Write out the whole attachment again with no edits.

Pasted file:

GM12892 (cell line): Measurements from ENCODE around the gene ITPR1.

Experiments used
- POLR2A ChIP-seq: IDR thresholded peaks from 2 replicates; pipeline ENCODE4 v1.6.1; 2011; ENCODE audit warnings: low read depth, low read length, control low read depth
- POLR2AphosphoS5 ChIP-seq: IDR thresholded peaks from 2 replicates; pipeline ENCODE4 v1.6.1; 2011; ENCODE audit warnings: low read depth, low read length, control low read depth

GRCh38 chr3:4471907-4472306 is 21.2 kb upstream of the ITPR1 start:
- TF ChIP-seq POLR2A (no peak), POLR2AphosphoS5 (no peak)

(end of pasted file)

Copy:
GM12892 (cell line): Measurements from ENCODE around the gene ITPR1.

Experiments used
- POLR2A ChIP-seq: IDR thresholded peaks from 2 replicates; pipeline ENCODE4 v1.6.1; 2011; ENCODE audit warnings: low read depth, low read length, control low read depth
- POLR2AphosphoS5 ChIP-seq: IDR thresholded peaks from 2 replicates; pipeline ENCODE4 v1.6.1; 2011; ENCODE audit warnings: low read depth, low read length, control low read depth

GRCh38 chr3:4471907-4472306 is 21.2 kb upstream of the ITPR1 start:
- TF ChIP-seq POLR2A (no peak), POLR2AphosphoS5 (no peak)